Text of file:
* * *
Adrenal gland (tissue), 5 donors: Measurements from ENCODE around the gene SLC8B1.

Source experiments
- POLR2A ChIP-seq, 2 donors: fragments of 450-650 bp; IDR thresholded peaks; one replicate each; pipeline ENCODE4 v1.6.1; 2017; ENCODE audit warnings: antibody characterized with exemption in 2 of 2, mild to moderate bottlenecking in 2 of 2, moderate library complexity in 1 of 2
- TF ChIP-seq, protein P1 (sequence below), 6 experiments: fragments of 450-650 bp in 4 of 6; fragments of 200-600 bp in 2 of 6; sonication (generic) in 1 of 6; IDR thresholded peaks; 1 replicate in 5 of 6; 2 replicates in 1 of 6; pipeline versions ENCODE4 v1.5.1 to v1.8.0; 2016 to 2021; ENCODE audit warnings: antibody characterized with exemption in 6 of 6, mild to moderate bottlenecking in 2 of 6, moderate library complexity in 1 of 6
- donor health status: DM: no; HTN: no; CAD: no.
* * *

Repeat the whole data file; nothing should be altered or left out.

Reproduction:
Adrenal gland (tissue), 5 donors: Measurements from ENCODE around the gene SLC8B1.

Source experiments
- POLR2A ChIP-seq, 2 donors: fragments of 450-650 bp; IDR thresholded peaks; one replicate each; pipeline ENCODE4 v1.6.1; 2017; ENCODE audit warnings: antibody characterized with exemption in 2 of 2, mild to moderate bottlenecking in 2 of 2, moderate library complexity in 1 of 2
- TF ChIP-seq, protein P1 (sequence below), 6 experiments: fragments of 450-650 bp in 4 of 6; fragments of 200-600 bp in 2 of 6; sonication (generic) in 1 of 6; IDR thresholded peaks; 1 replicate in 5 of 6; 2 replicates in 1 of 6; pipeline versions ENCODE4 v1.5.1 to v1.8.0; 2016 to 2021; ENCODE audit warnings: antibody characterized with exemption in 6 of 6, mild to moderate bottlenecking in 2 of 6, moderate library complexity in 1 of 6
- donor health status: DM: no; HTN: no; CAD: no.